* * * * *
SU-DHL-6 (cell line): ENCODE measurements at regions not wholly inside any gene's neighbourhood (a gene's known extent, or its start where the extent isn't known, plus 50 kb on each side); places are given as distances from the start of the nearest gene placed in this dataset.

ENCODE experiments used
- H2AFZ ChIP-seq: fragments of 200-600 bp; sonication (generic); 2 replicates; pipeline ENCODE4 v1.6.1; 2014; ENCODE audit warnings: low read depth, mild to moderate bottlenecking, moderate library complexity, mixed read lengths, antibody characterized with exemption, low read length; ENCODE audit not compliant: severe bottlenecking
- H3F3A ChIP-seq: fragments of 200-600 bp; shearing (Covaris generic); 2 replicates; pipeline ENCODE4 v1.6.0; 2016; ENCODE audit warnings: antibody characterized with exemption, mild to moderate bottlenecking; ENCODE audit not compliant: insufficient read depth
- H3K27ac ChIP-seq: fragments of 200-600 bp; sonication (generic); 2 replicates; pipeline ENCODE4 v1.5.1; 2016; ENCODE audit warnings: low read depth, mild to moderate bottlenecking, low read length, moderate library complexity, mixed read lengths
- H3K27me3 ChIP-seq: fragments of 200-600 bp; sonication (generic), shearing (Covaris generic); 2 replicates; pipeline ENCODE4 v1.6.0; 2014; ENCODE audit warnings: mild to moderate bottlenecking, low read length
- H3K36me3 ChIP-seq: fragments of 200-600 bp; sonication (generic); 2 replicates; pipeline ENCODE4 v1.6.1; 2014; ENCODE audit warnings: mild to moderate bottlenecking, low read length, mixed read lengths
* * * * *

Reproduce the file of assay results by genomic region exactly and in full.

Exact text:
SU-DHL-6 (cell line): ENCODE measurements at regions not wholly inside any gene's neighbourhood (a gene's known extent, or its start where the extent isn't known, plus 50 kb on each side); places are given as distances from the start of the nearest gene placed in this dataset.

ENCODE experiments used
- H2AFZ ChIP-seq: fragments of 200-600 bp; sonication (generic); 2 replicates; pipeline ENCODE4 v1.6.1; 2014; ENCODE audit warnings: low read depth, mild to moderate bottlenecking, moderate library complexity, mixed read lengths, antibody characterized with exemption, low read length; ENCODE audit not compliant: severe bottlenecking
- H3F3A ChIP-seq: fragments of 200-600 bp; shearing (Covaris generic); 2 replicates; pipeline ENCODE4 v1.6.0; 2016; ENCODE audit warnings: antibody characterized with exemption, mild to moderate bottlenecking; ENCODE audit not compliant: insufficient read depth
- H3K27ac ChIP-seq: fragments of 200-600 bp; sonication (generic); 2 replicates; pipeline ENCODE4 v1.5.1; 2016; ENCODE audit warnings: low read depth, mild to moderate bottlenecking, low read length, moderate library complexity, mixed read lengths
- H3K27me3 ChIP-seq: fragments of 200-600 bp; sonication (generic), shearing (Covaris generic); 2 replicates; pipeline ENCODE4 v1.6.0; 2014; ENCODE audit warnings: mild to moderate bottlenecking, low read length
- H3K36me3 ChIP-seq: fragments of 200-600 bp; sonication (generic); 2 replicates; pipeline ENCODE4 v1.6.1; 2014; ENCODE audit warnings: mild to moderate bottlenecking, low read length, mixed read lengths